I stand corrected
I don't deal with small/closely held companies, so I didn't know there was a MLR requirement in relation to substantial shareholders. But the OP's question was phrased in terms of when shareholdings are required to be reported to Companies House, and I stand by my answer that they are not, and so the bank is wrong to expect to rely on Companies House records to confirm whether the wife and son are still shareholders.
Directors and shareholders are different things
The person at the bank seems to be confused. Directors and shareholders are entirely different animals. The fact that they happen to be the same people, in the case of many smaller businesses, is irrelevant.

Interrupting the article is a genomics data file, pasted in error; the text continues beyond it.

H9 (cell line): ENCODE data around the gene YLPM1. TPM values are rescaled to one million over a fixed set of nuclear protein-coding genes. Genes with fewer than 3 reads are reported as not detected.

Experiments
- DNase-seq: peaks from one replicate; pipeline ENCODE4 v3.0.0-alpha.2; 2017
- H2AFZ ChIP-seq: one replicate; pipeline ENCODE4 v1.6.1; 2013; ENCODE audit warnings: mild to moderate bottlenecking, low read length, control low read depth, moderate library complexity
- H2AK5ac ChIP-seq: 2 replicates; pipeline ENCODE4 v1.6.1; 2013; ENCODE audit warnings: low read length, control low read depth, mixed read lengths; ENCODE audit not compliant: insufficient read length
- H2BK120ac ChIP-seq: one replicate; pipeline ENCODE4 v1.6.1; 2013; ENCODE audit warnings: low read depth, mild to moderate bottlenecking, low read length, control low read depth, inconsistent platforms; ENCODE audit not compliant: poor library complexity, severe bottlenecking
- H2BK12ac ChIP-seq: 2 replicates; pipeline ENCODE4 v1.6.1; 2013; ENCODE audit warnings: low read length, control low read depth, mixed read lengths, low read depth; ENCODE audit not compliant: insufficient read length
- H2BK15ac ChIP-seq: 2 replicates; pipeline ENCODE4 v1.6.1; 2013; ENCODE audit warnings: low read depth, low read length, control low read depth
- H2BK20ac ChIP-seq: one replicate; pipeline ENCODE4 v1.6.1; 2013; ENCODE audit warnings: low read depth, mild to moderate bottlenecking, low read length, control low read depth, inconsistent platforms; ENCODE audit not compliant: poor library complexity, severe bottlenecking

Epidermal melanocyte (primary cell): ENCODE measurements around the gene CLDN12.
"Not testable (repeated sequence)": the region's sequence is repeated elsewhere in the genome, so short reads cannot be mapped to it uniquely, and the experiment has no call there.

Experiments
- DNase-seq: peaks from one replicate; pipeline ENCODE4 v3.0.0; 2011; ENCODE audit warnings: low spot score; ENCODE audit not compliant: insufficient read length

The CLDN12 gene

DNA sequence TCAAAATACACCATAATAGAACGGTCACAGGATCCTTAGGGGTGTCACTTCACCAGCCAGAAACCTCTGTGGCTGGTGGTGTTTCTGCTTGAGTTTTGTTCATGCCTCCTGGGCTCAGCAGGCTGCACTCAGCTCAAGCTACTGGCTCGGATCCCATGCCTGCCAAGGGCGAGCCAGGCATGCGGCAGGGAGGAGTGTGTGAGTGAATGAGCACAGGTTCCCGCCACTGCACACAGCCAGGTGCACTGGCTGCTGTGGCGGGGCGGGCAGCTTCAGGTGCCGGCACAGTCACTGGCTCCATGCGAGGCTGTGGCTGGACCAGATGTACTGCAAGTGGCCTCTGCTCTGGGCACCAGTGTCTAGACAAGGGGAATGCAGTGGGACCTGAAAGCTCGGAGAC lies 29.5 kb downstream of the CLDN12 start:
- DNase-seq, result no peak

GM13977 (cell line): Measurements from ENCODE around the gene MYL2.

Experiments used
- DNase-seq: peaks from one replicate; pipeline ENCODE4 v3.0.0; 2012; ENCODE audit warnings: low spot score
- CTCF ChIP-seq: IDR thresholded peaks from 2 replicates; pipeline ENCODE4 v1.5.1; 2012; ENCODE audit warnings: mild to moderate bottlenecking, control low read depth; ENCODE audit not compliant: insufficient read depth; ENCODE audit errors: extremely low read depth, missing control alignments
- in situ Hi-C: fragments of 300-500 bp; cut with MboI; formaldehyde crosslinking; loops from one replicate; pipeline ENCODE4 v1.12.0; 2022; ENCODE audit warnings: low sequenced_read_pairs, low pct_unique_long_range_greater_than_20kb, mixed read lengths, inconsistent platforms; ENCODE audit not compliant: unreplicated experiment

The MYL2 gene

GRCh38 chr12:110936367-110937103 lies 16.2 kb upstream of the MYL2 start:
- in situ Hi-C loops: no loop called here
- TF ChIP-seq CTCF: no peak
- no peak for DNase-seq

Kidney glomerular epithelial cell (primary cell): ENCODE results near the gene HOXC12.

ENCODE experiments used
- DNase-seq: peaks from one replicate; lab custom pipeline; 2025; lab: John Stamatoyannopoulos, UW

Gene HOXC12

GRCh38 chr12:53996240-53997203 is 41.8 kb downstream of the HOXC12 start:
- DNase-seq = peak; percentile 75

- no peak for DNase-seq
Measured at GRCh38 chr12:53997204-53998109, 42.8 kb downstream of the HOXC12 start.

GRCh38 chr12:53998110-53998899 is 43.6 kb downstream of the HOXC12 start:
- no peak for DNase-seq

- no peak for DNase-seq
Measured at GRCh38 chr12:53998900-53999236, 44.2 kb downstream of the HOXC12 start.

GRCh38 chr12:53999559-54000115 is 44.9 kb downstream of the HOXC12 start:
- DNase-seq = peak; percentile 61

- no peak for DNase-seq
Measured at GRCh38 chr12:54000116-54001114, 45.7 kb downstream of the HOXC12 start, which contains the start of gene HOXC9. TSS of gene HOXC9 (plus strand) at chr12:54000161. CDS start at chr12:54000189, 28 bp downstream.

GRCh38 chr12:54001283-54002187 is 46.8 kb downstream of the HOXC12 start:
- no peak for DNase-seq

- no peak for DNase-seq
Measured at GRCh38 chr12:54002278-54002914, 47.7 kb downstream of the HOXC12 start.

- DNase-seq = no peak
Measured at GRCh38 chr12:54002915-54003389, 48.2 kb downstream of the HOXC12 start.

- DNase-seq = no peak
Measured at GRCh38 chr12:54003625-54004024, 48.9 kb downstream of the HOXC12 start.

The bank does not need to know and should not care who the shareholders are. That has nothing to do with operating the bank account, which belongs to the company (run by the directors) and not to the shareholders.
Consider a large listed company, with shares traded every day on the stock exchange. Would the bank require an updated copy of the shareholders' register every day? Or after every trade? Of course not. The up-to-date shareholder's register of every company must be made available for inspection (on application, for a "proper purpose"), but is not a matter of public record and is therefore not filed at Companies House. Share transfers are not generally reportable to Companies House. The bank should not expect Companies House records to tell them who is a shareholder at any given time.